Cognitive psychologists and mindfulness researchers have found that self-compassion can help unravel self-blame. “Part of the healing journey involves forgiving yourself,” says Cilia. Extending kindness to ourselves can be tricky, but finding some psychological distance can allow us to do so. 

For instance, you might ask yourself, “If my child came to me with a similar story or dilemma, what would I say?” In mindfulness meditation, there’s a practice called “loving-kindness” meditation, which entails reciting loving mantras like, “May you be happy. May you be healthy,” to yourself, the universe, loved ones, as well as, a neutral or problematic person in your life. 

Practicing loving-kindness can be a useful way to exercise our self-compassion muscles, and once we replace shame with empathy, unpleasant feelings may soften.

Talk to a professional.

“Finding a therapist to talk to may help women integrate the experience into their lives and forgive themselves,” shares Cilia. 

Sometimes, disappointing or traumatic births, conjure up forgotten memories of past bodily traumas, such as assaults or accidents. Unfortunately, this isn’t often discussed in birth preparation classes, and recalling past memories can catch mothers off guard.

In these cases, psychotherapy can aid in the healing process by providing a safe, neutral space to explore and understand one’s emotions, thoughts, and feelings.

Women may also be wrought with grief about not having the birth they’d envisioned. While grief can be like a roller coaster ride, understanding the stages of grief can help frame the birth experience, says Cilia.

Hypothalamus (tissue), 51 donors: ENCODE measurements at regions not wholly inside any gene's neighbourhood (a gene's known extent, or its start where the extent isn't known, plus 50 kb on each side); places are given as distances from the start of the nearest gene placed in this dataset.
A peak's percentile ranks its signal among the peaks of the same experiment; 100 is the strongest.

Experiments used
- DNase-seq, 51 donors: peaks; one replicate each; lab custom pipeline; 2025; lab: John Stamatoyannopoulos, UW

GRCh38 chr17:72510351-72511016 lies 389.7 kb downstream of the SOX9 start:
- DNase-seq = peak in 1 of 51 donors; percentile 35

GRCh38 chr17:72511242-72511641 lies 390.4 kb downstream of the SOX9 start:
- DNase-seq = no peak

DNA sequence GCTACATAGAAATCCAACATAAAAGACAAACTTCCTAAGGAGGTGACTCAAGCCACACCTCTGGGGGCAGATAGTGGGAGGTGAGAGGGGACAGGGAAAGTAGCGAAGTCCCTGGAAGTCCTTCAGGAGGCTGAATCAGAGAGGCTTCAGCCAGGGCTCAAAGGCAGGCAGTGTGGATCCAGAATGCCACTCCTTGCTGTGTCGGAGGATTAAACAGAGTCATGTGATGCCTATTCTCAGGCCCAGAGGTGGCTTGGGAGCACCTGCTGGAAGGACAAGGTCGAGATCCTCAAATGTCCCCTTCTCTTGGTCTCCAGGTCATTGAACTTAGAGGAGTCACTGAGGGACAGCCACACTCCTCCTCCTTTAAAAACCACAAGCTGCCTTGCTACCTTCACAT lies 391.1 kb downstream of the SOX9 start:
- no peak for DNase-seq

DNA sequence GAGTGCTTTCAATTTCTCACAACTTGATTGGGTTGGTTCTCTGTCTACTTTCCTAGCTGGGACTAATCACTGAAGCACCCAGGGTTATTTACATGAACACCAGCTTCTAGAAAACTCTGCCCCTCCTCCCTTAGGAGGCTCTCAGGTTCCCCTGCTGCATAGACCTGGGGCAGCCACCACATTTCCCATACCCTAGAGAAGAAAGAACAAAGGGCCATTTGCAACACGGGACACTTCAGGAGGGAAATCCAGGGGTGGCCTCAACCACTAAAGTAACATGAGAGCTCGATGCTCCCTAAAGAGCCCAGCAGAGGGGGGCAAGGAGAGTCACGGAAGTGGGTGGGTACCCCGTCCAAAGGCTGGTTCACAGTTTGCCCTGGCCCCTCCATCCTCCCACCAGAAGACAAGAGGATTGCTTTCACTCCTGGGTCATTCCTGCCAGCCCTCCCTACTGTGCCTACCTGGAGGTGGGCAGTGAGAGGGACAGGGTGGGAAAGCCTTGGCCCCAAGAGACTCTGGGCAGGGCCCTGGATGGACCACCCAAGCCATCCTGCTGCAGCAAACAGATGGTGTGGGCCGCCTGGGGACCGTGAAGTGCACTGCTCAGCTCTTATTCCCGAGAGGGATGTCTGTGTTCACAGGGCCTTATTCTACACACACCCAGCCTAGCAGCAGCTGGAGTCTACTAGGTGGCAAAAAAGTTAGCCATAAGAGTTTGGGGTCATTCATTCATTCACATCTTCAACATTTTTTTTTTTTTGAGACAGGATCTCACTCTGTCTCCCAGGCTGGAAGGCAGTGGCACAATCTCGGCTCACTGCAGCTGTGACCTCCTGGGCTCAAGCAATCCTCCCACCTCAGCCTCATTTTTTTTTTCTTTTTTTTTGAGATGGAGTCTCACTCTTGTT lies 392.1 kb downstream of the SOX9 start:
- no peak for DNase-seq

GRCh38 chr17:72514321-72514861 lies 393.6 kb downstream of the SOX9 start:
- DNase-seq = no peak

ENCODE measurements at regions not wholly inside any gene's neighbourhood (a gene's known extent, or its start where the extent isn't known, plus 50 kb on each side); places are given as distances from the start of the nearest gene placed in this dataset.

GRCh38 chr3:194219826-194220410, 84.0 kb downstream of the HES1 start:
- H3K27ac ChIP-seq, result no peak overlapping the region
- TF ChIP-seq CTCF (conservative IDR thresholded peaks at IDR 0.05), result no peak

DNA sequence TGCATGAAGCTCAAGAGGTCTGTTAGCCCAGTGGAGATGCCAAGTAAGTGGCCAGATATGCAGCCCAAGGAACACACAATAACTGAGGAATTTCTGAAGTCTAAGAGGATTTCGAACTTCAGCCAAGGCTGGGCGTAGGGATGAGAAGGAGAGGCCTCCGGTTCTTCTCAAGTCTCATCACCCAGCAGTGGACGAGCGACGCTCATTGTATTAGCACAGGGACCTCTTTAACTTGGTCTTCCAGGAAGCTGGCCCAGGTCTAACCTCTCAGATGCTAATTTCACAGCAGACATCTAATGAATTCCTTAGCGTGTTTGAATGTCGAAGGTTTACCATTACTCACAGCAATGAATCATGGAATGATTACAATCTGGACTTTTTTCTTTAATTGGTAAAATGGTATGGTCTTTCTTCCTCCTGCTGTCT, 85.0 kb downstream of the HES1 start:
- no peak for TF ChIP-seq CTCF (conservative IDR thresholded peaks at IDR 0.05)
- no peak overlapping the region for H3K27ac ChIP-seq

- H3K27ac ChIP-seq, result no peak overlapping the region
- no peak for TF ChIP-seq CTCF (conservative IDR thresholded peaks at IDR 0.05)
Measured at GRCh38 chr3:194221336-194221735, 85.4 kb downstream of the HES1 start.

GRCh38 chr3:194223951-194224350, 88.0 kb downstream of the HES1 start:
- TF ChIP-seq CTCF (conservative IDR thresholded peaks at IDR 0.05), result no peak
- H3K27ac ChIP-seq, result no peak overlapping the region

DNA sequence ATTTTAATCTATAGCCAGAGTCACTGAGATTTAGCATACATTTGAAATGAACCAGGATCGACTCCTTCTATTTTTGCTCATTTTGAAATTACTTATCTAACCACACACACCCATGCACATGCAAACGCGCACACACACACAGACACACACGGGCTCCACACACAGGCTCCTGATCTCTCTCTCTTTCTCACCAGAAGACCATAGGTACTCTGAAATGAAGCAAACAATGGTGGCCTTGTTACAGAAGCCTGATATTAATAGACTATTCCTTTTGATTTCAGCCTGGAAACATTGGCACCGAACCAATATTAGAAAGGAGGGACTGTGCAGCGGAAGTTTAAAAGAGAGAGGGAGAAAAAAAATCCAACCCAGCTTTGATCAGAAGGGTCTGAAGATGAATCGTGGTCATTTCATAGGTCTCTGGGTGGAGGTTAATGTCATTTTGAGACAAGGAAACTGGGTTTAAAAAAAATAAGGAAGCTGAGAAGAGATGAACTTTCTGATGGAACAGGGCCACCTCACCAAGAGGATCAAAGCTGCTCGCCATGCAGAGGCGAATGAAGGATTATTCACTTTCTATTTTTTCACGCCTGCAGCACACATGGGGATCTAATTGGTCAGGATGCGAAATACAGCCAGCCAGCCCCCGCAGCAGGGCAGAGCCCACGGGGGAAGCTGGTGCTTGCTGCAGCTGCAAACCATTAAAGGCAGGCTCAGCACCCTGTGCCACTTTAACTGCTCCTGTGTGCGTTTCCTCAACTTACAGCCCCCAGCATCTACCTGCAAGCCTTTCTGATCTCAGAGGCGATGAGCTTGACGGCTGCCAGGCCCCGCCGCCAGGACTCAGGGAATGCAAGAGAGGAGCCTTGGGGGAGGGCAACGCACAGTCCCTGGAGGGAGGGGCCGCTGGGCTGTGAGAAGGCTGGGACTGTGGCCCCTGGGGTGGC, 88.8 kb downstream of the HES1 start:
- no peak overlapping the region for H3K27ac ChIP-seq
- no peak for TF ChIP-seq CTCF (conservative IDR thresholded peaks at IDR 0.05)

It’s also important to remember that just as birth experiences vary, a mother’s healing journey also differs. There isn’t one ‘right’ way to heal from a disappointing birth, but knowing the feelings won’t last forever can provide reassurance.

“I wrote a letter to my doctor, not because I wanted to sue the hospital, but because doing so helped me work through my complicated feelings,” Shelia shares. 

For some mothers, turning the experience into something meaningful and transformative can also be cathartic. Women may choose to share their stories with other mothers or offer peer support to those who’ve gone through something similar. Doing so can feel empowering, which can distill feeling out-of-control and help rewrite the birth narrative.

 

Continue exploring

  • Motherhood isn’t a contest. Psychologist, Dr. Juli Fraga, talks about the rise of competitive moms and the resulting effects on maternal mental health in her article on how to break free of ‘mompetition’.
  • Some of us were raised by parents who never showed their vulnerability because they equated it with weakness, but the latest research shows that it can strengthen parent-child relationships…See our article on the power of being vulnerable as a parent.